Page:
38 Judges J. 1 (1999)

handle is hein.journals/judgej38 and id is 1 raw text is: I AROL

Independence and Accountability
Election day is behind us for another year. A quadrennial
sigh of relief could be heard from those of us in Colorado
who were on the general election ballot for retention this year,
and were happily retained by the voters, with approval per-
centages ranging from the low fifties to the high eighties.
Even in retention elections, judges sometimes confess to
one another their anxieties about the uncertainty of the
process; some even harbor irrational fears of rejection.
Around election day, it is hard to forget that letter to the editor
complaining about a particular decision of yours that went
down hard in some quarters (especially when it seems that the
other side forgot to write in praise of your wisdom and
Judicial reelection and retention are never assured. The
general public tends to be uninformed about judicial candi-
dates. Your own neighbors and friends confess that they often
do not know what they are doing when they vote on most
judges. Some tell you of a favorite judge whom they've met
or read about or who performed their wedding service, and
they assure you that they'll always vote for that one. Others
profess not to vote at all on judges because they don't think
they know enough to make an informed decision. One judge
in a retention state reports that his aunt proudly proclaimed
that she had helped his cause by voting NO on every judge
on the ballot but him. It was her well-intentioned but mis-
guided effort to deal with the complexities of a ballot contain-
ing a bewildering array of head-to-head contests, judicial ref-
erenda, and initiative questions. Another judge tells of a gruel-
ing but successftl reelection campaign endured; but instead of
feeling euphoria and satisfaction at a job well done, she has
the lingering sense that despite all the anguish, effort, and
money spent, and all the campaign promises and assurances,
that neither the cause of justice nor public confidence in our
justice system has been advanced in the process.
In another state, one of the three in the country that
bestows life tenure on its state judges, a judge is concerned
because the bar association has begun polling lawyers and
others with business before the courts to assess how well each
judge is doing. In the final poll results, certain judges are sin-
gled out for criticism due to complaints about their courtroom
demeanor. This judge is embarrassed by the revelations, and
wonies that they will diminish public confidence in the
Each of us wants to be independent so that we can do our
jobs without the concerns of job security if we make an
unpopular but legally tenable decision. We value the assur-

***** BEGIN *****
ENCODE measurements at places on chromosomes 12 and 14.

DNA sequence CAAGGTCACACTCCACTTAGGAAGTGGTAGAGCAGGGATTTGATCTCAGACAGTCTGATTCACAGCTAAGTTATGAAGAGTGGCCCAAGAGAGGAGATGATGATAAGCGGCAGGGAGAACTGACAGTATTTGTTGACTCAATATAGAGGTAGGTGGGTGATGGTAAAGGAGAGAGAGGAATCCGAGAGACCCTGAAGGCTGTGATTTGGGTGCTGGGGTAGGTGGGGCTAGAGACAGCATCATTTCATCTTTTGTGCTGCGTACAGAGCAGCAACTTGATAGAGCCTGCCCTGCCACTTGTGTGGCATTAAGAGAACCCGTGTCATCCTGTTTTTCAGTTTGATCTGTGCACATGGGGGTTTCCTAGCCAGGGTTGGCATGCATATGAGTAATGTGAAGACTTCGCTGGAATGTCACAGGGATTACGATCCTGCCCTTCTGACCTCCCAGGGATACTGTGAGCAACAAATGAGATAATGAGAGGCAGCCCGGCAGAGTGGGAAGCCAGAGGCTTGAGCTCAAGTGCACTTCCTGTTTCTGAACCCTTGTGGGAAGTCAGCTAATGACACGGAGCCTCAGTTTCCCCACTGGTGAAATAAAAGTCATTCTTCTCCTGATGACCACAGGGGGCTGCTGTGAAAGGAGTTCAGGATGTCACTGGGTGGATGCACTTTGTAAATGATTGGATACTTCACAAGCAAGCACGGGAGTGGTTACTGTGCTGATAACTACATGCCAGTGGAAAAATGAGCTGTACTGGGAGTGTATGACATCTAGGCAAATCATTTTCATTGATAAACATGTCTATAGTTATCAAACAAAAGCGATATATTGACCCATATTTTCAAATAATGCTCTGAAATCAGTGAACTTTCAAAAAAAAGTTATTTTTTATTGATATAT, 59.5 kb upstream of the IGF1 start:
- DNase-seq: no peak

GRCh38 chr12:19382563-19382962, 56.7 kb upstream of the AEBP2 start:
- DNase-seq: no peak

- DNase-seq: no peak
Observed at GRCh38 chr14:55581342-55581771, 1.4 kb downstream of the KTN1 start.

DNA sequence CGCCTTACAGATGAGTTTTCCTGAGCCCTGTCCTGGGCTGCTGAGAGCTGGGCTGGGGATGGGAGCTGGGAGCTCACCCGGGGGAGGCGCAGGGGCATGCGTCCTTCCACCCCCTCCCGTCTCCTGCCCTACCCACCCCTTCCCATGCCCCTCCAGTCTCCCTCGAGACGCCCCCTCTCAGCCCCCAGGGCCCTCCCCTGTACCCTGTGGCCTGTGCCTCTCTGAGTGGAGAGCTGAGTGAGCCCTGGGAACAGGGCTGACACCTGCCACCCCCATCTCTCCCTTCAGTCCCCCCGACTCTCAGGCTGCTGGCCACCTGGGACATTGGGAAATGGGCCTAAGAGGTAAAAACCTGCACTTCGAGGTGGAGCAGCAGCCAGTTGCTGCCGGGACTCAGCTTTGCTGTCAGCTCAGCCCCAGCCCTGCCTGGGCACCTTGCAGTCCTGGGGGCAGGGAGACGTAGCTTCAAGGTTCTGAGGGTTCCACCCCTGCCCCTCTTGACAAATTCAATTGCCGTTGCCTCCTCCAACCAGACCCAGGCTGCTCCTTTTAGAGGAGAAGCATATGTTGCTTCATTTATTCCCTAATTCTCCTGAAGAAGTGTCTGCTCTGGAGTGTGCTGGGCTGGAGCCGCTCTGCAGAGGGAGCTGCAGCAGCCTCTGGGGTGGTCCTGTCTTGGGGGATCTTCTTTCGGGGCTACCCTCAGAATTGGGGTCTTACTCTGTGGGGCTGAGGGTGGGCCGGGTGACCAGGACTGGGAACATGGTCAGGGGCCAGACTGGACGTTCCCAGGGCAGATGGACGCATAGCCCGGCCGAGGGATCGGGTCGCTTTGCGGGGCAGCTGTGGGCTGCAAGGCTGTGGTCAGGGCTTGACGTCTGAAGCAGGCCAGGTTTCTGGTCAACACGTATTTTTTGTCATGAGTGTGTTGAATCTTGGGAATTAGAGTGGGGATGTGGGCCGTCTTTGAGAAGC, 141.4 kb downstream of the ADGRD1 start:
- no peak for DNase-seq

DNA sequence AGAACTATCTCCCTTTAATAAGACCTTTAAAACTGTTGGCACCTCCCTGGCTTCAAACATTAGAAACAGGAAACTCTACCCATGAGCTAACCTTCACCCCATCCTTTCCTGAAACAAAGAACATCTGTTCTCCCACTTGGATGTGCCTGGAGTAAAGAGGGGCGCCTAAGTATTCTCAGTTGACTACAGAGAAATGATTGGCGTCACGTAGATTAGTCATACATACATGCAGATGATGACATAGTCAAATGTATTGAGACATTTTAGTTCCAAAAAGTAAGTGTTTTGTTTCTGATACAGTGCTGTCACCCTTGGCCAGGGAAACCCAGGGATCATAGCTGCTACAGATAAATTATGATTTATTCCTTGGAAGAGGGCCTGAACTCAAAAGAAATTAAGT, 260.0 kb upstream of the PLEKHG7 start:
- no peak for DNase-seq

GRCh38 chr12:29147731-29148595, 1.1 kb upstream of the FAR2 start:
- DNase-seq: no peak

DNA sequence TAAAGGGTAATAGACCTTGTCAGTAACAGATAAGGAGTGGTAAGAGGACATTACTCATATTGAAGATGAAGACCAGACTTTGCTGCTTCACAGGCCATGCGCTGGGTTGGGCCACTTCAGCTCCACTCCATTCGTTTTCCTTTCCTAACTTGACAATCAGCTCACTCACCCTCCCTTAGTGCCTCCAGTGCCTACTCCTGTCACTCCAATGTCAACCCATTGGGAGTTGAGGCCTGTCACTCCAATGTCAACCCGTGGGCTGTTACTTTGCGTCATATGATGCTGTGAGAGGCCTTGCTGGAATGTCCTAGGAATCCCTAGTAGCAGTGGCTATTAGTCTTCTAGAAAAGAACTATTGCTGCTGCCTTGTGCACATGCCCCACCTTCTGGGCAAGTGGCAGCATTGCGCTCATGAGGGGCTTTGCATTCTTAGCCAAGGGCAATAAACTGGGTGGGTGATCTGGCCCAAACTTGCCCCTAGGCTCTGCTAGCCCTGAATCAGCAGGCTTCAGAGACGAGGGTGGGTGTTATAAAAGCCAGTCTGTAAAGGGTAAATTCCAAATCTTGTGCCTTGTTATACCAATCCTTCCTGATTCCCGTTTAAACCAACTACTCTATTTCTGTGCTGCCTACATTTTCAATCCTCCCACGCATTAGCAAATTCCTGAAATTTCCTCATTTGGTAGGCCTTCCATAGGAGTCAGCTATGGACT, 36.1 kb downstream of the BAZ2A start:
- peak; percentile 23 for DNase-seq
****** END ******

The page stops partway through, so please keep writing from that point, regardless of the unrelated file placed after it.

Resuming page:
ance of tenure as a predicate of judicial independence, signal-
ing that we can be left alone, at least during the current term,
to do our jobs fairly and impartially. But in our tripartite gov-
ernment of checks and balances, we can never be free of the
prerogatives of the competing branches of government that
may intrude into what we regard as our part of the system.
And we cannot forget that under the social contract, the peo-
ple are the givers of all the powers of government-whether
legislative, executive, or judicial-and that without some
accountability to this source of our judicial power, we cannot
expect to continue to exercise it. Each of us in our judgeships

is an imperfect human instrument of the law, prone to mis-
takes and susceptible to human passions. The limits and con-
tours of our independence must be shaped by an appreciation
of our fallibility, and this is what leads to the need for judicial
accountability as a corollary of judicial independence.
Does accountability extend to judicial campaign fundrais-
ing? How should we respond to a public concerned about
judges and justices soliciting campaign contributions from
lawyers and litigants? Any citizen excluded from a jury for
having contributed to an entity involved in the litigation might
well question the lack of similar automatic disqualification of
the judge, if he or she solicited funds from a lawyer or party
to the lawsuit. Concerns about public trust and confidence
inspired recent programs on CBS's 60 Minutes and National
Public Radio's Morning Edition. Council members of the
Judicial Division interviewed for these broadcasts expressed
their opinions. It is difficult to escape the implicit criticism of
judicial campaign fundraising espoused in these programs; we
are led to examine what account we must make to the people
who, after all, sustain our branch and pay our compensation.
Adherents of contested judicial elections (with their neces-
sarily expensive campaigns) contend that such elections pro-
vide a larger measure of accountability to the public than
merit selection or life tenure. This may be a false perception.
It was, after all, the genial corruption of the gaslight era of
America's fin de siecle state courts with their politically cho-
sen judges that led reformers like Learned Hand, Roscoe
Pound, Theodore Roosevelt, and even William Howard Taft
to argue for merit selection and tenure protection for state
judges as an alternative to the involvement of political parties
in the nomination and popular election of judges. Missouri
plan selection and judicial tenure arose out of a corrupt elec-
tive system, in the 1930s, and have since become the ABA's
(continued on page 48)

Frederic B. Rodgers
is a judge in Golden, Colorado,
and Chair of the Judicial
Division. He also serves on the
Colorado Bar Association Board
of Governors, the faculty of the
National Judicial College, and in
the ABA House of Delegates.

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